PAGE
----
Dr Muhammad Khan
AFTER a detail report from the United Nations High Commissioner for Human Rights, on Kashmir, Human Rights bodies have released another report entitled, ‘Breaking the silence; Report documents torture in Kashmir. The opening narrative of this new report of the Rights bodies clearly say that Indian security forces have been using torture as an ‘instrument of control’ to quash rebellion in Indian-occupied Kashmir (IoK). The report published on May 20, 2019 revealed unprecedented facts about the human rights violations in the IoK. It is a comprehensive report of 560 pages, researched and complied by Association of Parents of Disappeared Persons (APDP) and Jammu and Kashmir Coalition of Civil Society (JKCCS) having 432 testimonies, documented in the report. The report reveals that “solitary confinement, sleep deprivation and sexualised torture including rape and sodomy have been used as torture techniques against the innocent Kashmiris in the IoK. Besides, electrocution, hanging from ceiling, dunking detainees’ head in water (which is sometimes mixed with chilli powder) are commonly used to torture the Kashmiri youth, which results into their subsequent death or disability forever.
The contents of this report are shocking and unimaginable that occupation forces can use such cold-hearted tactics to torture, disable and kill the innocent civilians of occupied Valley. The reports clearly made a mention that over 80% victims are civilians who have nothing to do with armed groups fighting for their right of freedom. Earlier in June 2018, United Nations High Commissioner for Human Rights issued a very detailed report about the human rights in IoK at the hands of Indian security forces.
That was the first ever report on human rights in the State of Jammu and Kashmir by international body with a clear concern over the massive human rights violations in IoK. The report was entitled by Office of the United Nations High Commissioner for Human Rights, as: Report on the Situation of Human Rights in Kashmir: Developments in the Indian State of Jammu and Kashmir from June 2016 to April 2018, and General Human Rights Concerns in Azad Jammu and Kashmir and Gilgit-Baltistan. Whereas, there were no issues of human rights in Azad Kashmir and Gilgit-Baltistan, the real issues of human rights are in the IoK which have been repeatedly highlighted by local human rights organizations. Indeed, martyrdom of Burhan Wani in July 2016 gave a new impetus to the freedom struggle of Kashmiris, who have been struggling for their freedom from India since 1947. Wani was killed by Indian security forces in Bumdoora village in Kokernag area of IoK, gave a new impetus to this Kashmiri struggle. Hundreds of Kashmiris, especially youth have been martyred since then, besides wounding and paralyzing thousands. From 2016 onwards, UNHCR has met with the representatives of the Governments of Pakistan and India for an unconditional access to Kashmir to assess the human rights situation. India rejected this UNHCR request; Pakistan however, accepted the offer, provided India should also offer the access.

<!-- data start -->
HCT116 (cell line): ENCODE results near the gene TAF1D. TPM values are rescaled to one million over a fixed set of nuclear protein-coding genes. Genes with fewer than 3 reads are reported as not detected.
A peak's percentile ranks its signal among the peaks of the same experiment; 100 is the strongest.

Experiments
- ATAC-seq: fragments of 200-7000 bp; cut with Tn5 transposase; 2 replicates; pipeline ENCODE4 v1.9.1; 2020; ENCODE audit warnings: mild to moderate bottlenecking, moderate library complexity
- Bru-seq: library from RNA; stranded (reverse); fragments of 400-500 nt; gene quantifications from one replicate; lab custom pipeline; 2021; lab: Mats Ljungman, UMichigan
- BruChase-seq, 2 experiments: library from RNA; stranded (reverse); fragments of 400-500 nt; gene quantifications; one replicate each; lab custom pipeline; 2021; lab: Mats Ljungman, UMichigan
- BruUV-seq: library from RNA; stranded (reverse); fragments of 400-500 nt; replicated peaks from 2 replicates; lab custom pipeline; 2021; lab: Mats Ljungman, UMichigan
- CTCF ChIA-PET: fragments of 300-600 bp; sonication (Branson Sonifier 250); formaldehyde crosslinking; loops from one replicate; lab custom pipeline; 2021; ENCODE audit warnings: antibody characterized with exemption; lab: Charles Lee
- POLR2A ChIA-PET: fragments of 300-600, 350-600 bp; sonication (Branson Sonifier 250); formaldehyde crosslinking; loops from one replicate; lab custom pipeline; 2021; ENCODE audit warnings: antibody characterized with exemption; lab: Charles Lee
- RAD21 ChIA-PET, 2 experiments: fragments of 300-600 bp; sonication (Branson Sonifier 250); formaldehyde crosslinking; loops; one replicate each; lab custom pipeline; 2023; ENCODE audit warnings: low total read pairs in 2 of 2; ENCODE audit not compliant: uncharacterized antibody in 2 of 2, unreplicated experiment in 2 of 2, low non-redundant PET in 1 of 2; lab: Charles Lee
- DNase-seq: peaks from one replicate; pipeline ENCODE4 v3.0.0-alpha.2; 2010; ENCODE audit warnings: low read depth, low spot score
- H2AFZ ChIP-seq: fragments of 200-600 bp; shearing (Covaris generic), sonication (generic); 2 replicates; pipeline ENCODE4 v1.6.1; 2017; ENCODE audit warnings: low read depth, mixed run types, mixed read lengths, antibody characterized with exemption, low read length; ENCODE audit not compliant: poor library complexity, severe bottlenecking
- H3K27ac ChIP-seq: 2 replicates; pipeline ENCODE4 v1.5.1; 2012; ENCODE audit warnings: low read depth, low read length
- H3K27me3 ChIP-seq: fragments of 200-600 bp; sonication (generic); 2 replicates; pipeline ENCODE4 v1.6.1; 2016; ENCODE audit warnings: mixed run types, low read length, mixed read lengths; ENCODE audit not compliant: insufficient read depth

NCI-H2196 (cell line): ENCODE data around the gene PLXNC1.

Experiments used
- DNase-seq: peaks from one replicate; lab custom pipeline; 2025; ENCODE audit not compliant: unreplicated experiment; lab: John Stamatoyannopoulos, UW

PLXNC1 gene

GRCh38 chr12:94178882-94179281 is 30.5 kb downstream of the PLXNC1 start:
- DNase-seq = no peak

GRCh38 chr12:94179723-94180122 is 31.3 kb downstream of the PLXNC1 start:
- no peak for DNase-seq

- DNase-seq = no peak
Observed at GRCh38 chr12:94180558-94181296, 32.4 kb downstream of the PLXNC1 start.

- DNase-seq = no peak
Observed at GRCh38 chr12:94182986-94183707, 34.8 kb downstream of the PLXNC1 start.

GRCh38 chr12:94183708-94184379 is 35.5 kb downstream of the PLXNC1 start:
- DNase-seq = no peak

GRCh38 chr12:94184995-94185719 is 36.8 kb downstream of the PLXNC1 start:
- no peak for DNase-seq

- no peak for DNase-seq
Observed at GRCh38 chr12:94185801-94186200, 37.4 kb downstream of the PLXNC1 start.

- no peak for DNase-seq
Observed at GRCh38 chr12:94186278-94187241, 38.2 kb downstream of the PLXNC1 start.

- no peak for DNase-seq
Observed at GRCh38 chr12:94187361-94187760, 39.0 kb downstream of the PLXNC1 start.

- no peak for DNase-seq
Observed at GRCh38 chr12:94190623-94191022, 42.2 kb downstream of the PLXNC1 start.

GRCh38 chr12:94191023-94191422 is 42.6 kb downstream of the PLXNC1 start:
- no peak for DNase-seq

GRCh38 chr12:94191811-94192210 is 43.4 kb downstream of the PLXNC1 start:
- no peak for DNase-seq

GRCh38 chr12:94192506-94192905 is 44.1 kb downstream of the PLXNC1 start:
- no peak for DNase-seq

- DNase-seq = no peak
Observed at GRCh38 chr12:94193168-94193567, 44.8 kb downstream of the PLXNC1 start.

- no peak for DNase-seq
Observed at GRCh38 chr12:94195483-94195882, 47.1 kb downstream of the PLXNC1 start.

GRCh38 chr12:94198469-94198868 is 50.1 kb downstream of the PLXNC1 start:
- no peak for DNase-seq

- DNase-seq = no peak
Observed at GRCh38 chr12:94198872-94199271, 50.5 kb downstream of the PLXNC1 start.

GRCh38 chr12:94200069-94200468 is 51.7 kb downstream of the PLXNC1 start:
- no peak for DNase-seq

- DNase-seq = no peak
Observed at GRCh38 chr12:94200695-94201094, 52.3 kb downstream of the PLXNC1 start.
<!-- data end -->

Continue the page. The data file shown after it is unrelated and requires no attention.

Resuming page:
This UNHCR considers impunity for human rights violations and lack of access to justice are key human rights challenges in the Valley. More so, the special laws in force in IoK; Armed Forces (Jammu and Kashmir) Special Powers Act, 1990 (AFSPA) and the Jammu and Kashmir Public Safety Act, 1978 (PSA), have created structures that obstruct the normal course of law, impede accountability and jeopardize the right to remedy for victims of human rights violations. Since July 2016, thousands of people have been detained under the PSA. As per rights groups, youth (minors) have been the main targets of Indian security forces from 2016 to 2018. The Indian brutal acts also include; “numerous reports of attacks on and obstruction of basic medical services” needed by wounded Kashmiris. UNHCR report had called for ‘establishing a Commission of Inquiry (CoI) to conduct a comprehensive independent international investigation into allegations of human rights violations in Kashmir.’ The recent report of Rights Bodies (May 20, 2019) is indeed the first inquiry report of a few cases only. There has to be a CoI of all human rights violations in IoK, which includes; killing of over 100,000 Kashmiris, rapes of over 11000 women, mass graves, killing of youth through pellet guns, torturing the innocents in torture centres and burning the houses and community centres in the IoK.
What brutalities, Kashmiris are facing in IoK that, in the process of torturing the detainees are stripped naked, beaten with wooden sticks, and bodies were burned with iron rods, heaters or cigarette butts. The young boys like Muzaffer Ahmed Mirza from Tral and Manzoor Ahmad Naikoo were subjected to insertion of a rod through their rectum which caused multiple ruptures to their internal organs. Kashmiris in IoK are facing the ethnic cleansing in their own homeland at the hands of occupation forces of India. The international community and UN must take a note of this worst form of human rights violations in the State of Jammu & Kashmir as reflected in this report as well as the earlier reports of human rights bodies including the 49 pages report of the OHCHR.
— The writer is Professor of Politics and International Relations at International Islamic University, Islamabad.